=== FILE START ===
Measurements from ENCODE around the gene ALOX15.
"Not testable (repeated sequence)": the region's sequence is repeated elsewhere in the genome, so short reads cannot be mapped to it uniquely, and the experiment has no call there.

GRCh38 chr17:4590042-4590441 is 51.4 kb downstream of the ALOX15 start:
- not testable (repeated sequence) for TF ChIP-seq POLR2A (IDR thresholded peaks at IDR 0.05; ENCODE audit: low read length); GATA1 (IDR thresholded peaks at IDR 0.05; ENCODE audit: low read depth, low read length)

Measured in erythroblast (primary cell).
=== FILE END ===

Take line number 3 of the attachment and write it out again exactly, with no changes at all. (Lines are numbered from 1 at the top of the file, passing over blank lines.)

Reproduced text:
GRCh38 chr17:4590042-4590441 is 51.4 kb downstream of the ALOX15 start: